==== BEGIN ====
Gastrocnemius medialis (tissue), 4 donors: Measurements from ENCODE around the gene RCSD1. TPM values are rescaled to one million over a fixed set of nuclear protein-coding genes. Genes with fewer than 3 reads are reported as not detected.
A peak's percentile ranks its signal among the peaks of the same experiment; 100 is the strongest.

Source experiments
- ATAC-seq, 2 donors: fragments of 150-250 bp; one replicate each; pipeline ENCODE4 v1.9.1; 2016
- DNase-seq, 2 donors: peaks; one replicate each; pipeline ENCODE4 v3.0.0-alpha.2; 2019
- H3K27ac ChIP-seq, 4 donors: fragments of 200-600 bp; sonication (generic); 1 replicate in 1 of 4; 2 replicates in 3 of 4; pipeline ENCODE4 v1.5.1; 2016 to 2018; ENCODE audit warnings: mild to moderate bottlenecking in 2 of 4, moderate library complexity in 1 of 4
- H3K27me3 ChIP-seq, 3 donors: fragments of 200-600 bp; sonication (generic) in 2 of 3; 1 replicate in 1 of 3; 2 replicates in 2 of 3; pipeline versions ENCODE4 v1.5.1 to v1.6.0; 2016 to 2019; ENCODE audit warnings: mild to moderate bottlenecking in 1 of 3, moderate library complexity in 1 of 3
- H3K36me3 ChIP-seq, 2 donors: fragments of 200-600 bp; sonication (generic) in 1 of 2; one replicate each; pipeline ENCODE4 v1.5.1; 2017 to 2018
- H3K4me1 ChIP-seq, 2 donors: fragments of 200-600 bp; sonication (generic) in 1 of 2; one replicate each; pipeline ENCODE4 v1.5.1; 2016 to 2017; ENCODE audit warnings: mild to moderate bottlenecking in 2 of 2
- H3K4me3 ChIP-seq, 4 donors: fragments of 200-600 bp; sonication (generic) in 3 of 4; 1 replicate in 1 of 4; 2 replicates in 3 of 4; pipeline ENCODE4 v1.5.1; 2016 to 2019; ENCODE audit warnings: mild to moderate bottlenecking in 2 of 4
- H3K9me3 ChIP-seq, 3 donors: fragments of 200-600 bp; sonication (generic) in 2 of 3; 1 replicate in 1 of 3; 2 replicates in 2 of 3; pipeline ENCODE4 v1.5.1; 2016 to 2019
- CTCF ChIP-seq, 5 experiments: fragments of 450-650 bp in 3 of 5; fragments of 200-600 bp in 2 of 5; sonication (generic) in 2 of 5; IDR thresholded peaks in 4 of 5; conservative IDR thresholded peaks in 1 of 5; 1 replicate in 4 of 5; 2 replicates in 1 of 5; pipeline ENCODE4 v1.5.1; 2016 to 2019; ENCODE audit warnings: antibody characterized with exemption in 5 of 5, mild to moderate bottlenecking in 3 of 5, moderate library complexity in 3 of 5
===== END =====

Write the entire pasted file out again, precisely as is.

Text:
Gastrocnemius medialis (tissue), 4 donors: Measurements from ENCODE around the gene RCSD1. TPM values are rescaled to one million over a fixed set of nuclear protein-coding genes. Genes with fewer than 3 reads are reported as not detected.
A peak's percentile ranks its signal among the peaks of the same experiment; 100 is the strongest.

Source experiments
- ATAC-seq, 2 donors: fragments of 150-250 bp; one replicate each; pipeline ENCODE4 v1.9.1; 2016
- DNase-seq, 2 donors: peaks; one replicate each; pipeline ENCODE4 v3.0.0-alpha.2; 2019
- H3K27ac ChIP-seq, 4 donors: fragments of 200-600 bp; sonication (generic); 1 replicate in 1 of 4; 2 replicates in 3 of 4; pipeline ENCODE4 v1.5.1; 2016 to 2018; ENCODE audit warnings: mild to moderate bottlenecking in 2 of 4, moderate library complexity in 1 of 4
- H3K27me3 ChIP-seq, 3 donors: fragments of 200-600 bp; sonication (generic) in 2 of 3; 1 replicate in 1 of 3; 2 replicates in 2 of 3; pipeline versions ENCODE4 v1.5.1 to v1.6.0; 2016 to 2019; ENCODE audit warnings: mild to moderate bottlenecking in 1 of 3, moderate library complexity in 1 of 3
- H3K36me3 ChIP-seq, 2 donors: fragments of 200-600 bp; sonication (generic) in 1 of 2; one replicate each; pipeline ENCODE4 v1.5.1; 2017 to 2018
- H3K4me1 ChIP-seq, 2 donors: fragments of 200-600 bp; sonication (generic) in 1 of 2; one replicate each; pipeline ENCODE4 v1.5.1; 2016 to 2017; ENCODE audit warnings: mild to moderate bottlenecking in 2 of 2
- H3K4me3 ChIP-seq, 4 donors: fragments of 200-600 bp; sonication (generic) in 3 of 4; 1 replicate in 1 of 4; 2 replicates in 3 of 4; pipeline ENCODE4 v1.5.1; 2016 to 2019; ENCODE audit warnings: mild to moderate bottlenecking in 2 of 4
- H3K9me3 ChIP-seq, 3 donors: fragments of 200-600 bp; sonication (generic) in 2 of 3; 1 replicate in 1 of 3; 2 replicates in 2 of 3; pipeline ENCODE4 v1.5.1; 2016 to 2019
- CTCF ChIP-seq, 5 experiments: fragments of 450-650 bp in 3 of 5; fragments of 200-600 bp in 2 of 5; sonication (generic) in 2 of 5; IDR thresholded peaks in 4 of 5; conservative IDR thresholded peaks in 1 of 5; 1 replicate in 4 of 5; 2 replicates in 1 of 5; pipeline ENCODE4 v1.5.1; 2016 to 2019; ENCODE audit warnings: antibody characterized with exemption in 5 of 5, mild to moderate bottlenecking in 3 of 5, moderate library complexity in 3 of 5